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Location India, Rajasthan
Central coordinates 73o 54.22' East  24o 33.38' North
IBA criteria A1
Area 57,825 ha
Altitude 0
Year of IBA assessment 2004

Bombay Natural History Society

Site description The Kumbalgarh Wildlife Sanctuary in the Aravalli ranges is situated in the hilly tracts of Rajsamand, Udaipur and Pali districts. These wooded tracts formed the dividing line between the erstwhile states of Mewar and Marwar and were favourite hunting grounds of the rulers of these states. Kumbalgarh commands a spectacular view of the vast sandy plains of Marwar in the west, the northeast to southwest streak of parallel ranges of the Aravalli in the middle, and the undulating plains of Mewar in the east. The Sanctuary also forms a dividing line between the two major watersheds of Rajasthan. To its eastern side is found the source of the River Banas, which flows into the Bay of Bengal routed through the rivers Chambal, Yamuna and Ganga. The rainwater on the western slope forms small rivers including Sukdi, Mithadi, Sumer and Kot which form the tributaries of River Luni that flows out in the Great Rann of Kutch. The Sanctuary is well known for the presence of a large population of Grey Junglefowl Gallus sonneratii and Grey Wolf Canis lupus. It is also one of the best protected forests left in the Aravalli mountains. The Sanctuary is connected by road to Udaipur (75 km), Rajsamand (40 km) and Pali (80 km). The nearest railway station is Falna.

Key Biodiversity 

AVIFAUNA: The Sanctuary, with perennial waterbodies and streams supports dense forest cover. More than 200 bird species are reported (Sharma 2002, Chhangani 2002). The threatened bird species are Sarus Crane Grus antigone and Indian Skimmer Rynchops albicollis, reported by Sharma (2002) and Chhangani (2002) respectively. Kumbalgarh is an excellent representative of the natural vegetation and avifauna of the Aravalli. Twenty five out of 59 bird species of Biome-11 (Indo-Malayan Tropical Dry Zone) are found here. The site was selected on the basis of criteria A3 (Biome restricted assemblages), although some threatened species are also found.

OTHER KEY FAUNA: Among the large mammals, the Sanctuary harbours Leopard Panthera pardus, Sloth Bear Melursus ursinus, Wild Boar Sus scrofa, Sambar Cervus unicolor, Spotted Deer Axis axis, Chinkara Gazella bennettii, Four-horned antelope Tetracerus quadricornis and Bluebul Boselaphus tragocamelus Common Langur Semnopithecus entellus is a commonly seen primate of the Sanctuary. Grey Wolf Canis lupus, Golden Jackal C. aureus, Hyena Hyaena hyaena, Indian Fox Vulpes bengalensis, Pangolin Manis crassicaudata, Porcupine Hystrix indica, Mongoose Herpestes edwardsii and Black-naped Hare Lepus nigricollis are the more commonly observed smaller mammals.

Populations of IBA trigger species

Species Season Period Population estimate Quality of estimate IBA Criteria IUCN Category
Indian Vulture Gyps indicus non-breeding  2004  present  A1  Critically Endangered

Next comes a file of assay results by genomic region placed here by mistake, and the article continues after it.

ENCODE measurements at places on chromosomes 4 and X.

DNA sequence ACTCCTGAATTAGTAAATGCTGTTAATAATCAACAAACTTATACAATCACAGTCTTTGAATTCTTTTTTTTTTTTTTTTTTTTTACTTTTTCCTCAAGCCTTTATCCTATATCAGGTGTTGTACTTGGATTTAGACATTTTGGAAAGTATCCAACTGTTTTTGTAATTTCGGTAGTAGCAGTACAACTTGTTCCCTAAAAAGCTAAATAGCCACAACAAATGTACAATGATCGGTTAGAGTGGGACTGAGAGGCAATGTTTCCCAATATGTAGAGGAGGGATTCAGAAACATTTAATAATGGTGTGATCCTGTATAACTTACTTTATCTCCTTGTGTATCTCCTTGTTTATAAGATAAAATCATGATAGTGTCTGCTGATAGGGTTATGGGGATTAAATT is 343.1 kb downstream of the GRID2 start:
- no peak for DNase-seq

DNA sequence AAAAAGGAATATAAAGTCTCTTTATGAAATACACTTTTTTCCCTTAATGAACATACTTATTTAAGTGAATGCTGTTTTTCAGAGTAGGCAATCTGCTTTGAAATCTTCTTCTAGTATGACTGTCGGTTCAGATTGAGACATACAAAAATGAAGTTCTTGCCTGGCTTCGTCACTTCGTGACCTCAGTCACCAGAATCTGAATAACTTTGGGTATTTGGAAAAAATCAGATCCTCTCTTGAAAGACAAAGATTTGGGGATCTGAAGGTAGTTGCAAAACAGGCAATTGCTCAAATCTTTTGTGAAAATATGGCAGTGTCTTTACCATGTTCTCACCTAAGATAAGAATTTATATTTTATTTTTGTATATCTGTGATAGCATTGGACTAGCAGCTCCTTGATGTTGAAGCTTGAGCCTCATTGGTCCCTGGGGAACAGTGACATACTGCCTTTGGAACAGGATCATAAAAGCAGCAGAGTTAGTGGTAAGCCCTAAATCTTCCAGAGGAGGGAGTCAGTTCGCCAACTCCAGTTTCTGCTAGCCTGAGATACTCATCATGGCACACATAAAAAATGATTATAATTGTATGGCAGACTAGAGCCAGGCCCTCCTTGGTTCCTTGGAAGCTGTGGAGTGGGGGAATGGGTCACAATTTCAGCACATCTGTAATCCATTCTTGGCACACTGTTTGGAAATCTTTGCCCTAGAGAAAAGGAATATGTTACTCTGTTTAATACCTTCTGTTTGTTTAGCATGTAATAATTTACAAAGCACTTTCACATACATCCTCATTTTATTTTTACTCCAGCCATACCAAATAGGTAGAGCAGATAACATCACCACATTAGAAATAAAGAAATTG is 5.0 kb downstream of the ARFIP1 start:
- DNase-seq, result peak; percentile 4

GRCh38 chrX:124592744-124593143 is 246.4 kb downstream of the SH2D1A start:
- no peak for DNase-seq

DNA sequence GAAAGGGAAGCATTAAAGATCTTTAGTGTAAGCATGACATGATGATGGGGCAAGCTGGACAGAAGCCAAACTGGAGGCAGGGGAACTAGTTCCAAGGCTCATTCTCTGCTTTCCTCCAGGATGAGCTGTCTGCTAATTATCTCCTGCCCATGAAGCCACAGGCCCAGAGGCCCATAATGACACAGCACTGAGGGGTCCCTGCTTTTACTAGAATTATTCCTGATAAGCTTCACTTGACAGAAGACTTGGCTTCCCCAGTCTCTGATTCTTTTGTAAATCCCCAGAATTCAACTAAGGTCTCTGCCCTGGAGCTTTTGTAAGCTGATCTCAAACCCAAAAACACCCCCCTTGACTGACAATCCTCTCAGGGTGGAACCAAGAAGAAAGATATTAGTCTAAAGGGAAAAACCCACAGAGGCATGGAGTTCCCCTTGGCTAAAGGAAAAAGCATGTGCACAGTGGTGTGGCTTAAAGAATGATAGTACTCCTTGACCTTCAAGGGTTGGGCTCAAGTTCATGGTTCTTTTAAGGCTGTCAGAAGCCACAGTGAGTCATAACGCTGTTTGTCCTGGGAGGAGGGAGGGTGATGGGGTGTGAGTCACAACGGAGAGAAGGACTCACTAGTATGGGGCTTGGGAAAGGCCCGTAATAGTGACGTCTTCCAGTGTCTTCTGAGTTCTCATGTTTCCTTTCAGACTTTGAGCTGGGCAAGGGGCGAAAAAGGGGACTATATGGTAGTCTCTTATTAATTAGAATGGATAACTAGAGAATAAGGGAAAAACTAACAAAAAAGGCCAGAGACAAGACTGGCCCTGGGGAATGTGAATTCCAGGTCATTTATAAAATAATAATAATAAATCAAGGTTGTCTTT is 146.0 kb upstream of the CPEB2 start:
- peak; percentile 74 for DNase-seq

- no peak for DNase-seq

Sarus Crane Antigone antigone resident  2004  present  A1  Vulnerable 
Indian Skimmer Rynchops albicollis breeding  2004  present  A1  Vulnerable 
White-naped Tit Parus nuchalis resident  2004  present  A1  Vulnerable 
Green Avadavat Amandava formosa resident  2004  present  A1  Vulnerable 

IBA Monitoring

2013 very high favourable medium
Medium - based upon reliable but incomplete / partially representative data

Human intrusions and disturbance recreational activities happening now some of area/population (10-49%) moderate to rapid deterioration high
Invasive & other problematic species, genes & diseases invasive non-native/alien species/diseases - unspecified species happening now whole area/population (>90%) moderate to rapid deterioration very high

Forest   0 0 good (> 90%) good (> 90%) favourable

Whole area of site (>90%) covered by appropriate conservation designation  A comprehensive and appropriate management plan exists that aims to maintain or improve the populations of qualifying bird species  Some limited conservation initiatives are in place  medium 

Protected areas

Protected area Designation Area (ha) Relationship with IBA Overlap with IBA (ha)  
Kumbhalgarh Sanctuary 57,825 is identical to site 57,825  


IUCN habitat Habitat detail Extent (% of site)
Forest   -
Shrubland   -
Artificial - terrestrial   -

Land use

Land-use Extent (% of site)
forestry -
Notes: Plantation
nature conservation and research -
Notes: Nature conservation and research
tourism/recreation -
Notes: Tourism and recreation
water management -
Notes: Water management

Acknowledgements Key contributors: Satish K. Sharma, Raza Tehsin, Satya P. Mehra, and Sarita Sharma..


Chhangani, A. K. (2002) Avifauna of Kumbhalgarh Wildlife Sanctuary, in the Aravalli Hills of Rajasthan. Zoo’s Print Journal 17(4): 764-768.

Rodgers, W. A. and Panwar, H. S. (1988) Planning a Protected Area Network in India. Vol. 2 Wildlife Institute of India, Dehradun.

Sharma, S. K. (2002) Preliminary Biodiversity Survey of Protected Areas of Southern Rajasthan. Unpublished report. Pp. 1-23.

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Recommended citation  BirdLife International (2016) Important Bird and Biodiversity Area factsheet: Kumbalgarh Wildlife Sanctuary. Downloaded from on 28/10/2016

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